The University of Tasmania has become the latest institution caught up in a wage underpayment bungle that has already entangled more than a dozen Australian universities.
- A third of the tertiary education sector has now admitted underpaying staff since 2020
- UTAS says it is reviewing thousands of payments
- The union understands the underpayments go back to 2013/14
- UTAS said it was reviewing payments made to thousands of employees and would repay any amounts outstanding, with interest.
The Fair Work Ombudsman has confirmed it is conducting an investigation and called on any staff with concerns about their pay to contact its office.
Chief people officer Jill Bye has written to staff to apologise.
“First of all I want to say sorry,” Ms Bye said.
“Our people are central to who we are as an institution and what we do. Our commitment is that we will be open with people and put things right.”
Ms Bye said the problems had happened due to “historically inconsistent practices” across the university and differing interpretations of complex staff agreements.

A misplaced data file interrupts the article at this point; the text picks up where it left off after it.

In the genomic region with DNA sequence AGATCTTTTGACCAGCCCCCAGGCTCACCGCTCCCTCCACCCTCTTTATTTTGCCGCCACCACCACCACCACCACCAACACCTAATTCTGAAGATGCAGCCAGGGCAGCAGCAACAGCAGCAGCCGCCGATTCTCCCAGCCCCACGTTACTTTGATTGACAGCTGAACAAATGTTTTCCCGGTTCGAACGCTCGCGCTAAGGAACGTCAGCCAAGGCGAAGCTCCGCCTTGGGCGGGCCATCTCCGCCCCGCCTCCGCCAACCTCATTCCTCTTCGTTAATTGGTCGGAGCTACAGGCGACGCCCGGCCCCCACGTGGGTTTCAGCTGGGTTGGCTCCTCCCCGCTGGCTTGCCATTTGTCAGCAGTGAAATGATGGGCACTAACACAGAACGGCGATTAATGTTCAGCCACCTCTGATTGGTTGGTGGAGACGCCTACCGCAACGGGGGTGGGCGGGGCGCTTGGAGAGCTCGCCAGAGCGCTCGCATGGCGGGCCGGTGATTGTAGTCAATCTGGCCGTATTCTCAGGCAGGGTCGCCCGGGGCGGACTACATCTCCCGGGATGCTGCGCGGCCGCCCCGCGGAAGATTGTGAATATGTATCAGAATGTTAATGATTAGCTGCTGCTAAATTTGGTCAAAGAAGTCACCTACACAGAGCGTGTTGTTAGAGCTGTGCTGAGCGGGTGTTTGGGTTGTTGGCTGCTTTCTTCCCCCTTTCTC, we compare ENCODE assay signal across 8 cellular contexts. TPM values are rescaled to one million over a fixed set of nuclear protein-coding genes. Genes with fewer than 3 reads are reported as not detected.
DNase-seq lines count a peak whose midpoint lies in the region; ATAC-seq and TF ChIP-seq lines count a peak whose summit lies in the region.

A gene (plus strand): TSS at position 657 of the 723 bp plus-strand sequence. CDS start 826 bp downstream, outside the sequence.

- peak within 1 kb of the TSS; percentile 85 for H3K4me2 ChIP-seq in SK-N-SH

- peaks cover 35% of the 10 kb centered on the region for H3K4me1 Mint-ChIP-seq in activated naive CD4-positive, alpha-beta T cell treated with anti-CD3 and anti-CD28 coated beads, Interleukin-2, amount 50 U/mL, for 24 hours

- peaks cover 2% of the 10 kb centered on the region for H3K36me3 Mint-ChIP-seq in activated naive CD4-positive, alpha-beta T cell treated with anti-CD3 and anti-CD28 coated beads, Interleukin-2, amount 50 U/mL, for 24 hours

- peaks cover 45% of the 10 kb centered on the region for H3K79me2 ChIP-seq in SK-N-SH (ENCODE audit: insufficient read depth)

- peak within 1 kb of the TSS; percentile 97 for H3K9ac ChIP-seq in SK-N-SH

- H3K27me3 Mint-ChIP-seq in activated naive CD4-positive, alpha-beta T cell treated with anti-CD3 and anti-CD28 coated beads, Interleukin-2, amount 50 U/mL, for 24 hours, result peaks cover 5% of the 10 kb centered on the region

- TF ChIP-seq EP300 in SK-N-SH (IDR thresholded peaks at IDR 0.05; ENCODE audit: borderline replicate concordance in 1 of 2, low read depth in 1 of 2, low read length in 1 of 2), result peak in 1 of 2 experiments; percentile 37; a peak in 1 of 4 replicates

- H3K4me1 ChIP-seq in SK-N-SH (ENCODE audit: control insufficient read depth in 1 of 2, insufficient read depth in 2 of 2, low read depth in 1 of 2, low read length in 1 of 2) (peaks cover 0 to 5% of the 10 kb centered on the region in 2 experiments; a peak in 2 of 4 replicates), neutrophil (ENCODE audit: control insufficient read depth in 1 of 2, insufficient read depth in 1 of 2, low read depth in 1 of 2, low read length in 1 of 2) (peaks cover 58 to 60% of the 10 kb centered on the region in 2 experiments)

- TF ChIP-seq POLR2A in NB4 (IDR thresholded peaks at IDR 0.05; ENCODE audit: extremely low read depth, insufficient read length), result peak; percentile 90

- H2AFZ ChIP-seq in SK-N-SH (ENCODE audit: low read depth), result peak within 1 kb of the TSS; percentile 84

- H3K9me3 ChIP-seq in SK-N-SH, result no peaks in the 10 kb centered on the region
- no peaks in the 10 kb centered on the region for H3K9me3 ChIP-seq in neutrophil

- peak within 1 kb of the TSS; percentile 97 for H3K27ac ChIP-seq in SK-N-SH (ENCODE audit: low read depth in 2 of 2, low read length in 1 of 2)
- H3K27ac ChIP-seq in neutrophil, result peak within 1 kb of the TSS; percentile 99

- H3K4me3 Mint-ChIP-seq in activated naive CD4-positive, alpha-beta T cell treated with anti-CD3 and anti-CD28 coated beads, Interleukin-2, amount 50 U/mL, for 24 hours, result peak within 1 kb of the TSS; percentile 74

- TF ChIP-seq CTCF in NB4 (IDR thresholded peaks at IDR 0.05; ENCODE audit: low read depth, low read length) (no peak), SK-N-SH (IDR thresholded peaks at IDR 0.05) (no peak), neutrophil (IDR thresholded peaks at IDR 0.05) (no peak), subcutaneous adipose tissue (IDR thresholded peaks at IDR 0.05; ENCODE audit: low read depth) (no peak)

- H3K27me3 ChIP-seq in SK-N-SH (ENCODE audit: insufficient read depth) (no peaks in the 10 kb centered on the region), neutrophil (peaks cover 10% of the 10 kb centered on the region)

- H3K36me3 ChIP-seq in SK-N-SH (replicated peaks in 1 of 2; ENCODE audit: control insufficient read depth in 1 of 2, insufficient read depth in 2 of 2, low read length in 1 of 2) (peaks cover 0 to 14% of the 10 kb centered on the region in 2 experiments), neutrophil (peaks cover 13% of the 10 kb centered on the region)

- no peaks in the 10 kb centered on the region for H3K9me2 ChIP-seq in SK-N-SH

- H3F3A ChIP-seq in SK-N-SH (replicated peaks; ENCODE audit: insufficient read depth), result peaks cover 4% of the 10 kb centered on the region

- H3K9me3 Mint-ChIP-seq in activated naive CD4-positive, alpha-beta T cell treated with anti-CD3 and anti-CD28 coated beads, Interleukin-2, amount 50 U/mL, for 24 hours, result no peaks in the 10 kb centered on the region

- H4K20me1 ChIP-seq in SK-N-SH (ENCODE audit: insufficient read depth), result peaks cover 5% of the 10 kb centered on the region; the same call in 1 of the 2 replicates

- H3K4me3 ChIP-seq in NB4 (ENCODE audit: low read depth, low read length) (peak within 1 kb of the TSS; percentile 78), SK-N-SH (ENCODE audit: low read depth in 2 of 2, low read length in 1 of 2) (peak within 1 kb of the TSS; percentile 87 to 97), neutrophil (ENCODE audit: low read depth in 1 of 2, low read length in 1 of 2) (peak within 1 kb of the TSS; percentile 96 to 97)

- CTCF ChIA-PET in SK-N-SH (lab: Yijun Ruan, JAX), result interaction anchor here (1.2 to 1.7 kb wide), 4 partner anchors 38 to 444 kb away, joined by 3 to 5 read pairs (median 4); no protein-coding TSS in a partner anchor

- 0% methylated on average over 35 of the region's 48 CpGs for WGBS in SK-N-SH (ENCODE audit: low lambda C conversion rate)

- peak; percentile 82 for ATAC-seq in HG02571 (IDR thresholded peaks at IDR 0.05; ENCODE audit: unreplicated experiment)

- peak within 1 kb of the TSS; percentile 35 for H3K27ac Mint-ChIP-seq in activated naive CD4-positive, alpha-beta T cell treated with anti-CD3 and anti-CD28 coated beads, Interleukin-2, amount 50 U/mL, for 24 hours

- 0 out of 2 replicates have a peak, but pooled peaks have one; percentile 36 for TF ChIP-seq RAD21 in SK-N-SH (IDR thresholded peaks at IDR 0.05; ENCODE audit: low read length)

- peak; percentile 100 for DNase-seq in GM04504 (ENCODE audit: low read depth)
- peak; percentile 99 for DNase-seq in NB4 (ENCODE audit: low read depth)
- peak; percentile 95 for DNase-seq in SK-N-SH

The University said the underpayments related to penalties not being correctly applied and to payments for minimum engagement periods, where a staff member is paid for a minimum number of hours regardless of how many they actually work.
In 2020, president of the National Tertiary Education Union Alison Barnes said millions of dollars had been recovered from 13 universities.
“We do not believe wage theft is confined to the now at least 13 universities that have admitted to it,” Dr Barnes said at the time.
“If a third of the sector now admits to underpayment, you can be sure the problem goes a lot further.”
Pat McConville from the Tasmanian division of the NTEU said in 2020, the Fair Work Ombudsman wrote to UTAS asking them to audit their payroll practices.
He said he understood the underpayments went back as far as nine years.
“These underpayments are for penalty rates and minimum hours but we expect there will be many other problems identified,” he said.
“These underpayments may just be the tip of the iceberg. “